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Polycystic ovary syndrome (PCOS) is characterized by hyperandrogenism, oligo-/anovulation, and polycystic ovarian morphology and is a complex endocrine disorder that also presents with features of the metabolic syndrome, including obesity, insulin resistance, and dyslipidemia. These latter symptoms form cardiometabolic risk factors predisposing individuals to the development of type 2 diabetes and cardiovascular disease (CVD). To date, animal models to study PCOS in the context of the metabolic syndrome and CVD risk have been lacking. The aim of this study was to investigate the JCR:LA-cp rodent as an animal model of PCOS associated with the metabolic syndrome. Metabolic indices were measured at 6 and 12 wk, and reproductive parameters including ovarian morphology and estrous cyclicity were assessed at 12 wk or adulthood. At 6 wk of age, the cp/cp genotype of the JCR:LA-cp strain developed visceral obesity, insulin resistance, and dyslipidemia (hypertriglyceridemia and hypercholesterolemia) compared with control animals. Serum testosterone concentrations were not significantly different between groups at 6 wk of age. However, at 12 wk, the cp/cp genotype had higher serum testosterone concentrations, compared with control animals, and presented with oligoovulation, a decreased number of corpora lutea, and an increased number of total follicles, in particular atretic and cystic follicles. The cardiometabolic risk factors in the cp/cp animals were exacerbated at 12 wk including obesity, insulin resistance, and dyslipidemia. The results of this study demonstrate that the JCR:LA-cp rodent may be a useful PCOS-like model to study early mechanisms involved in the etiology of cardiometabolic risk factors in the context of both PCOS and the metabolic syndrome.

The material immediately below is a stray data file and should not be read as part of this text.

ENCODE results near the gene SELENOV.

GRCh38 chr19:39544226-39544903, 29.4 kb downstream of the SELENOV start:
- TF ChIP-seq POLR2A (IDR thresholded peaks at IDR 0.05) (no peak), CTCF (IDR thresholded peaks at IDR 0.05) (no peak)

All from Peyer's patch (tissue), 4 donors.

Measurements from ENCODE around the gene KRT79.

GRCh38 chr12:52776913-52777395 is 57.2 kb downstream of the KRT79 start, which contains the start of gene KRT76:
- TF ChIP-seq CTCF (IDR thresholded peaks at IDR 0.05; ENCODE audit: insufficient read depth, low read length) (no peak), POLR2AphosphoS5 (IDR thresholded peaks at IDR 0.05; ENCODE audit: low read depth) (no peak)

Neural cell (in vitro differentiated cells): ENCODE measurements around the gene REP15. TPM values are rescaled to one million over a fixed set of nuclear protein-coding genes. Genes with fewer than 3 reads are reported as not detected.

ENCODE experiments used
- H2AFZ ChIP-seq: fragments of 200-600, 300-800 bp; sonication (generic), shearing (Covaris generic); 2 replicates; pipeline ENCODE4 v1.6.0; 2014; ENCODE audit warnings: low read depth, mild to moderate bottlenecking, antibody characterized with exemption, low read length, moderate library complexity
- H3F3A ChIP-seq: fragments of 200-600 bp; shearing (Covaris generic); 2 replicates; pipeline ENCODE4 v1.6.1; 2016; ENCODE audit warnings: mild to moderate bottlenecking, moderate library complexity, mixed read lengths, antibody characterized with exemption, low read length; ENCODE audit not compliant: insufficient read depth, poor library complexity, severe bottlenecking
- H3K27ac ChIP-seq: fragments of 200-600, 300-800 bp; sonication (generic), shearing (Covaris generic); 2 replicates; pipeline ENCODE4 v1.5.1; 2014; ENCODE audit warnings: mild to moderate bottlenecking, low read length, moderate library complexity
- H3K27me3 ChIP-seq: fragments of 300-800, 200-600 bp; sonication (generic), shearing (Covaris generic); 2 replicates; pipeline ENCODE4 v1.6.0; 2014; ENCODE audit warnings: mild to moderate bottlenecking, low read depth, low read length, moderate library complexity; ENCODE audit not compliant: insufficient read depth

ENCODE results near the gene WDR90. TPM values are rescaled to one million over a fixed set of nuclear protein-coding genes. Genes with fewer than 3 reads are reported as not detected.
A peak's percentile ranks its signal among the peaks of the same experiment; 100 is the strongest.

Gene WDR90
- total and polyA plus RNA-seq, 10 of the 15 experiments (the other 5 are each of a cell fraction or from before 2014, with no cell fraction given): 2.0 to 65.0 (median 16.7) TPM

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Vaccenic acid favourably alters immune function in obese JCR:LA-cp rats.
Br. J. Nutr.
PUBLISHED: 02-16-2009